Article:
In a significant development, the Trump Administration plans on scrapping a 2013 U.S.-China agreement on auditing, said a senior State Department official. The move could potentially foreshadow a broader crackdown on U.S.-listed Chinese firms which routinely side step U.S. accounting disclosure norms and rules.
The purpose of the 2013 agreement was to set up a process for U.S. auditing watchdog to seek documents in enforcement cases against Chinese auditors; initially it was seen as a breakthrough in U.S. efforts to gain access to closely guarded Chinese financial information. Chinese companies gained from it since it bestowed them with a mark of legitimacy.
However, the U.S. watchdog, the Public Company Accounting Oversight Board (PCAOB), has long complained of China’s failure to grant requests, amounting to Washington continuing to remain almost blind on the financial positions of U.S. listed Chinese firms.
The lack of basic transparency has prompted the U.S. administration to lay the groundwork to exit the deal soon, said Keith Krach, undersecretary for economic growth, energy and the environment.
“The action is imminent,” said Krach. “This is a National Security issue because we cannot continue to afford to put American shareholders at risk, to put American companies at a disadvantage and allow our preeminence of being the gold standard for financial markets to erode.”
The White House declined comment.
The Chinese Embassy in Washington and the PCAOB did not immediately respond to requests for comment.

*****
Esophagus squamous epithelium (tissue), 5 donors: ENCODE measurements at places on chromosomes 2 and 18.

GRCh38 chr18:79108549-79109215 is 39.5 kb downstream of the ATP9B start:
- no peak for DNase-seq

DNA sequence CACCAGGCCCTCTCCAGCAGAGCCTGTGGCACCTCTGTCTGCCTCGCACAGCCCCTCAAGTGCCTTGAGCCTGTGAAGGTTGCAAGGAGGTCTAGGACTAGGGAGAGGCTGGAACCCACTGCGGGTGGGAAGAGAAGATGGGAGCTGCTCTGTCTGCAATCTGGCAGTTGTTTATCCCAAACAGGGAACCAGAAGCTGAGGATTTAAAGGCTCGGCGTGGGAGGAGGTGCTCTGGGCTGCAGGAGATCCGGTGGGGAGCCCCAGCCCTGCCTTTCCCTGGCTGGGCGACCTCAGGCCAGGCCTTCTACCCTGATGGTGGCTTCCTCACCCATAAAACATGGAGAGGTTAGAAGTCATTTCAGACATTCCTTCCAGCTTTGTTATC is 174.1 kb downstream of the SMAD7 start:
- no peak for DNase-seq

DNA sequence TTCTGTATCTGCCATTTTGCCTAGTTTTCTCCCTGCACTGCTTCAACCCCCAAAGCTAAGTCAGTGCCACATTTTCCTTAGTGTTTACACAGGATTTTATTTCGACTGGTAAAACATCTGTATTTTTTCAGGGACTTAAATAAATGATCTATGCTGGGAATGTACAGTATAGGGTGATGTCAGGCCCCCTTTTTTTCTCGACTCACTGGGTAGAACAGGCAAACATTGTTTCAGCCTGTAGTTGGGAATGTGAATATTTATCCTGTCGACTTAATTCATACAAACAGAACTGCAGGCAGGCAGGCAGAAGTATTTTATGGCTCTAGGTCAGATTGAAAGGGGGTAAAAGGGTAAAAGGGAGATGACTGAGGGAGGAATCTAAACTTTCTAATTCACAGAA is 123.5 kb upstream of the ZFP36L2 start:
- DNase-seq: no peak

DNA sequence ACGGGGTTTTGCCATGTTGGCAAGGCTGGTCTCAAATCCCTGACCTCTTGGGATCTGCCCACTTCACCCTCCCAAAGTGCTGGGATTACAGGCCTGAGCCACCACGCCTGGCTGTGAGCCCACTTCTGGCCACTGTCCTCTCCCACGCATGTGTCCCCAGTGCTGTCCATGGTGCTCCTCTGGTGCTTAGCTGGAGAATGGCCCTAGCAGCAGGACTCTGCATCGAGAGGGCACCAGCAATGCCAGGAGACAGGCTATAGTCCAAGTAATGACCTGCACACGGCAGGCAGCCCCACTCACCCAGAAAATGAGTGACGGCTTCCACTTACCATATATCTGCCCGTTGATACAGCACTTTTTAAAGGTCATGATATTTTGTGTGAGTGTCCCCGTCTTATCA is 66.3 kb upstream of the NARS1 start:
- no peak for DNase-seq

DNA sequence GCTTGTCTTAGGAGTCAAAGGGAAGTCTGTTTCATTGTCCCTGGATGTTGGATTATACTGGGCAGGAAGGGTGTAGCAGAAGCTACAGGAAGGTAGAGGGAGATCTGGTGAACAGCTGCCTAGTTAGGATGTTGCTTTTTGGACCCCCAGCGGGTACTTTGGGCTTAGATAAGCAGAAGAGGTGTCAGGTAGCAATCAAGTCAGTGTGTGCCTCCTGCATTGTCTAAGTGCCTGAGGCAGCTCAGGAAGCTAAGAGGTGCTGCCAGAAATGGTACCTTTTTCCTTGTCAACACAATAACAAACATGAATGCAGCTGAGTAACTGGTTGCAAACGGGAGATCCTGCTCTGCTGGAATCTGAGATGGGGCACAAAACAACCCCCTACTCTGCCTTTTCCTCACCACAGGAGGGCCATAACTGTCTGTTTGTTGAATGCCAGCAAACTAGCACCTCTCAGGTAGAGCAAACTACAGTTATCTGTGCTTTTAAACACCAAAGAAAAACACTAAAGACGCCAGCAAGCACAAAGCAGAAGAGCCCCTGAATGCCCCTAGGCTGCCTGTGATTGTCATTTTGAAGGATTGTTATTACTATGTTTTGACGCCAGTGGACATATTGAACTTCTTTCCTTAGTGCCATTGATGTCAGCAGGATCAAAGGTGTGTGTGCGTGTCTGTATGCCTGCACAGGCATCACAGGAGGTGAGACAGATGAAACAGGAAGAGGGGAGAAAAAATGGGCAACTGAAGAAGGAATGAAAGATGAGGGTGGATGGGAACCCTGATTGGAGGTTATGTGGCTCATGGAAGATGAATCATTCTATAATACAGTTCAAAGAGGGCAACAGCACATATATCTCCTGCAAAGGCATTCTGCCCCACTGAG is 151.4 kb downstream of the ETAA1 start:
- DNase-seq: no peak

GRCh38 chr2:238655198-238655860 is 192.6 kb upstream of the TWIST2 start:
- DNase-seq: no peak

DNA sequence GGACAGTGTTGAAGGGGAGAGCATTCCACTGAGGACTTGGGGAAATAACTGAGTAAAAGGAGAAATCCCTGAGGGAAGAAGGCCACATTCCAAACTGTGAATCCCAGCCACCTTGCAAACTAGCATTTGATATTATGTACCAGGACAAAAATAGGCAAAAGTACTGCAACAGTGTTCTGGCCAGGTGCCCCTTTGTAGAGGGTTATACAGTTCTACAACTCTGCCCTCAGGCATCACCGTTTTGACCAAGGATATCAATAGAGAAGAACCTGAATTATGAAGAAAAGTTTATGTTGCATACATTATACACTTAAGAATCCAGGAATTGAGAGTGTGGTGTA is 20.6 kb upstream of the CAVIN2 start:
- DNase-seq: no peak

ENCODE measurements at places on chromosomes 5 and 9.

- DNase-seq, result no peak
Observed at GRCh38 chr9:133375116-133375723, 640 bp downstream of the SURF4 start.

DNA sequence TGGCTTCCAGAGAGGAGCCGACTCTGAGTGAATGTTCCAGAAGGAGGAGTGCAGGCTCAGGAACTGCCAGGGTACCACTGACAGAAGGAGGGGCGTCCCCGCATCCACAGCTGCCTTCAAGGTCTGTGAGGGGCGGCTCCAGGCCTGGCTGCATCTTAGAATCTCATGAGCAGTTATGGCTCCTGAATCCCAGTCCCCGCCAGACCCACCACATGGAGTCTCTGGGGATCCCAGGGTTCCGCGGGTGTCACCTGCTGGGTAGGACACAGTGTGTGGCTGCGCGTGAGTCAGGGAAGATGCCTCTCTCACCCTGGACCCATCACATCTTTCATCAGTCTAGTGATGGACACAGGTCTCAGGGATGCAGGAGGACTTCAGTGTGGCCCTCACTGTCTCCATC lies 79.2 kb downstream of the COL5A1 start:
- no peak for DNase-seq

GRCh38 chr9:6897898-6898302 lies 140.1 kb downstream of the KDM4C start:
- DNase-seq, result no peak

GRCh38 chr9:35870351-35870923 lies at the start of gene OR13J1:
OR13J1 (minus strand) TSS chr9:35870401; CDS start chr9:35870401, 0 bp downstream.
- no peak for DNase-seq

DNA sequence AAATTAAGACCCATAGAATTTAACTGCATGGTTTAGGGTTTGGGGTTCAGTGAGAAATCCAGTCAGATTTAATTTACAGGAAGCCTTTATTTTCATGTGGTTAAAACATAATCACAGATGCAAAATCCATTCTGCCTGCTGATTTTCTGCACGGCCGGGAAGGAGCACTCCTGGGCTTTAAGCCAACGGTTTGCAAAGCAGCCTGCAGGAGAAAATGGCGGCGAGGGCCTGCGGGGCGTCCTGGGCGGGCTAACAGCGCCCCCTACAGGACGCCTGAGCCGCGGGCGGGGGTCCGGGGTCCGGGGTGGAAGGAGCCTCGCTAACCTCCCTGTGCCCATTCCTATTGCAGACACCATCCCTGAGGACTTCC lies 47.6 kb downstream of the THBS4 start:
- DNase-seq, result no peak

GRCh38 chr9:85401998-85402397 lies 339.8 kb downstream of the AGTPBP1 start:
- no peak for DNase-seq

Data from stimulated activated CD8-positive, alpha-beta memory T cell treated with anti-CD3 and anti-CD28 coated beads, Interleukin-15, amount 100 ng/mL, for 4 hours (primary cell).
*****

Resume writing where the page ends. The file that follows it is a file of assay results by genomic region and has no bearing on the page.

It is to be seen, how the U.S. administration will extract itself from the agreement, which incidentally requires a 30-day notice by either party; furthermore its will not directly threaten the listed status of Chinese companies on U.S. exchanges, including Alibaba Group Holding Ltd, and Baidu Inc.
Nevertheless, the move underscores signs of growing frustration by U.S. authorities over a lack of disclosure by Chinese companies which are widely held by U.S. investors, and can potentially lead to a direct crackdown.
The development comes in the wake of the U.S. administration successfully applying pressure on an independent board that oversees a $40 billion international pension fund for federal employees to halt plans to track an index that includes Chinese companies, citing “risks to investors resulting from inadequate investor disclosures and protections under Chinese law.” This happened in May 2020.
Pressure is also coming from the U.S. Congress, where the Republican-led Senate has already passing a bill that, if approved by the Democratic-led House of Representatives and signed into law, would bar securities of any foreign company from being listed on any U.S. securities exchange if it fails to comply with the PCAOB’s audits for three years in a row.
“In addition to terminating this MOU, which allows Chinese companies to openly defy U.S. laws and regulations for financial transparency and accountability, we must address the Chinese Communist Party’s exploitation of U.S. capital markets, which is a clear and ongoing risk to U.S. economic and national security,” said Republican Senator Marco Rubio.
The lack of transparency by Chinese companies appears to be by design.
In March 2020, Beijing amended a securities law which bans any Chinese person from sharing any securities-related document with overseas regulators without approval from the securities regulatory authority under the state council.
Highlighting the disproportionate benefits on the MOU, Kyle Bass, a hedge fund manager said, “The MOU represents a gaping hole in U.S. investor protections, while providing the framework for systemic Chinese fraud. It’s unconscionable that the United States continues to allow Chinese companies raising trillions of dollars from U.S. investors to avoid complying with basic U.S. securities and audit standards.”